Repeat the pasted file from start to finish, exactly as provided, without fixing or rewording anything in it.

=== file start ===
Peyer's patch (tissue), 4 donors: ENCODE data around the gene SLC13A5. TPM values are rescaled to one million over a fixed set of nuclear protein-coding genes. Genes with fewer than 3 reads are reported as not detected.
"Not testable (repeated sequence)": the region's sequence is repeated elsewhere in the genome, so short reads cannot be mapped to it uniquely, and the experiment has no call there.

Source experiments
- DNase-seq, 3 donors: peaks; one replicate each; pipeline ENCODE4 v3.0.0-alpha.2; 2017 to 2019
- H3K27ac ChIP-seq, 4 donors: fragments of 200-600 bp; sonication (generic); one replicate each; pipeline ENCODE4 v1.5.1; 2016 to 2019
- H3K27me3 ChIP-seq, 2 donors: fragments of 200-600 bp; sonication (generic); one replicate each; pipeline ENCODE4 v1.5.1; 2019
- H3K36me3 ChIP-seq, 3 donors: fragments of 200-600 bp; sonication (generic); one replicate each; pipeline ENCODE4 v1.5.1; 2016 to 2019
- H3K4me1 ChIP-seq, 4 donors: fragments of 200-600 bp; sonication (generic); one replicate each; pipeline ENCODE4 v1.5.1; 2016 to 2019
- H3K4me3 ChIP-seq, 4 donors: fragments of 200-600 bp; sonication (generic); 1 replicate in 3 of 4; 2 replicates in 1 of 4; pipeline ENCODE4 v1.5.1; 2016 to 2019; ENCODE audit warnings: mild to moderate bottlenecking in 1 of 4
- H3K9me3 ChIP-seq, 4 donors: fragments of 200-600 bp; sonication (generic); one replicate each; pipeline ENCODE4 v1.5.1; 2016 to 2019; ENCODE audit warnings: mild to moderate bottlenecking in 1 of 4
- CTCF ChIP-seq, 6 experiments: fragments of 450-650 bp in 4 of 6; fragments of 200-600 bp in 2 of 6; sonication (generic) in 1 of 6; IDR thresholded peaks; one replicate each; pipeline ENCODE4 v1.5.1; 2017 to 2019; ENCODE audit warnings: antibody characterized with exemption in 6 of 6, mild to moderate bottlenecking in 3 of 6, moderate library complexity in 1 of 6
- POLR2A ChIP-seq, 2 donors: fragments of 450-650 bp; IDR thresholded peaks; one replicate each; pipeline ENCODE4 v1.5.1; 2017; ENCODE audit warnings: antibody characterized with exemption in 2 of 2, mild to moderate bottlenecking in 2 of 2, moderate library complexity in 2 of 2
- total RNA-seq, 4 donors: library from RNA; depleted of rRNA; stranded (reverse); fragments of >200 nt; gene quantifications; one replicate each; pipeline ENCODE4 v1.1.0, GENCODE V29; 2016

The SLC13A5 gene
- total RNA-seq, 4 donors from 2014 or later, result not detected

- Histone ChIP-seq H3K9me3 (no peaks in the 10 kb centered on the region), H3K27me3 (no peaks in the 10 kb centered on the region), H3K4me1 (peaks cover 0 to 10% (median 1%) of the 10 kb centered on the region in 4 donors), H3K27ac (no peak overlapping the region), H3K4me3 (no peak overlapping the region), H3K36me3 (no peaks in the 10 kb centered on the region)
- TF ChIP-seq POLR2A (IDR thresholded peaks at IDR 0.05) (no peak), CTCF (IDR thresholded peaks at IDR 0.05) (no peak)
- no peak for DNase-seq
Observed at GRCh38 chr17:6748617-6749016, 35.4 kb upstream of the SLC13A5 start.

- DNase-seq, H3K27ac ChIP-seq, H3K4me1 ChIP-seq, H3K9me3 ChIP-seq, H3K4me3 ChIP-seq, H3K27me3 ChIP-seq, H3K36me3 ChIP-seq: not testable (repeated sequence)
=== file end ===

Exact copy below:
Peyer's patch (tissue), 4 donors: ENCODE data around the gene SLC13A5. TPM values are rescaled to one million over a fixed set of nuclear protein-coding genes. Genes with fewer than 3 reads are reported as not detected.
"Not testable (repeated sequence)": the region's sequence is repeated elsewhere in the genome, so short reads cannot be mapped to it uniquely, and the experiment has no call there.

Source experiments
- DNase-seq, 3 donors: peaks; one replicate each; pipeline ENCODE4 v3.0.0-alpha.2; 2017 to 2019
- H3K27ac ChIP-seq, 4 donors: fragments of 200-600 bp; sonication (generic); one replicate each; pipeline ENCODE4 v1.5.1; 2016 to 2019
- H3K27me3 ChIP-seq, 2 donors: fragments of 200-600 bp; sonication (generic); one replicate each; pipeline ENCODE4 v1.5.1; 2019
- H3K36me3 ChIP-seq, 3 donors: fragments of 200-600 bp; sonication (generic); one replicate each; pipeline ENCODE4 v1.5.1; 2016 to 2019
- H3K4me1 ChIP-seq, 4 donors: fragments of 200-600 bp; sonication (generic); one replicate each; pipeline ENCODE4 v1.5.1; 2016 to 2019
- H3K4me3 ChIP-seq, 4 donors: fragments of 200-600 bp; sonication (generic); 1 replicate in 3 of 4; 2 replicates in 1 of 4; pipeline ENCODE4 v1.5.1; 2016 to 2019; ENCODE audit warnings: mild to moderate bottlenecking in 1 of 4
- H3K9me3 ChIP-seq, 4 donors: fragments of 200-600 bp; sonication (generic); one replicate each; pipeline ENCODE4 v1.5.1; 2016 to 2019; ENCODE audit warnings: mild to moderate bottlenecking in 1 of 4
- CTCF ChIP-seq, 6 experiments: fragments of 450-650 bp in 4 of 6; fragments of 200-600 bp in 2 of 6; sonication (generic) in 1 of 6; IDR thresholded peaks; one replicate each; pipeline ENCODE4 v1.5.1; 2017 to 2019; ENCODE audit warnings: antibody characterized with exemption in 6 of 6, mild to moderate bottlenecking in 3 of 6, moderate library complexity in 1 of 6
- POLR2A ChIP-seq, 2 donors: fragments of 450-650 bp; IDR thresholded peaks; one replicate each; pipeline ENCODE4 v1.5.1; 2017; ENCODE audit warnings: antibody characterized with exemption in 2 of 2, mild to moderate bottlenecking in 2 of 2, moderate library complexity in 2 of 2
- total RNA-seq, 4 donors: library from RNA; depleted of rRNA; stranded (reverse); fragments of >200 nt; gene quantifications; one replicate each; pipeline ENCODE4 v1.1.0, GENCODE V29; 2016

The SLC13A5 gene
- total RNA-seq, 4 donors from 2014 or later, result not detected

- Histone ChIP-seq H3K9me3 (no peaks in the 10 kb centered on the region), H3K27me3 (no peaks in the 10 kb centered on the region), H3K4me1 (peaks cover 0 to 10% (median 1%) of the 10 kb centered on the region in 4 donors), H3K27ac (no peak overlapping the region), H3K4me3 (no peak overlapping the region), H3K36me3 (no peaks in the 10 kb centered on the region)
- TF ChIP-seq POLR2A (IDR thresholded peaks at IDR 0.05) (no peak), CTCF (IDR thresholded peaks at IDR 0.05) (no peak)
- no peak for DNase-seq
Observed at GRCh38 chr17:6748617-6749016, 35.4 kb upstream of the SLC13A5 start.

- DNase-seq, H3K27ac ChIP-seq, H3K4me1 ChIP-seq, H3K9me3 ChIP-seq, H3K4me3 ChIP-seq, H3K27me3 ChIP-seq, H3K36me3 ChIP-seq: not testable (repeated sequence)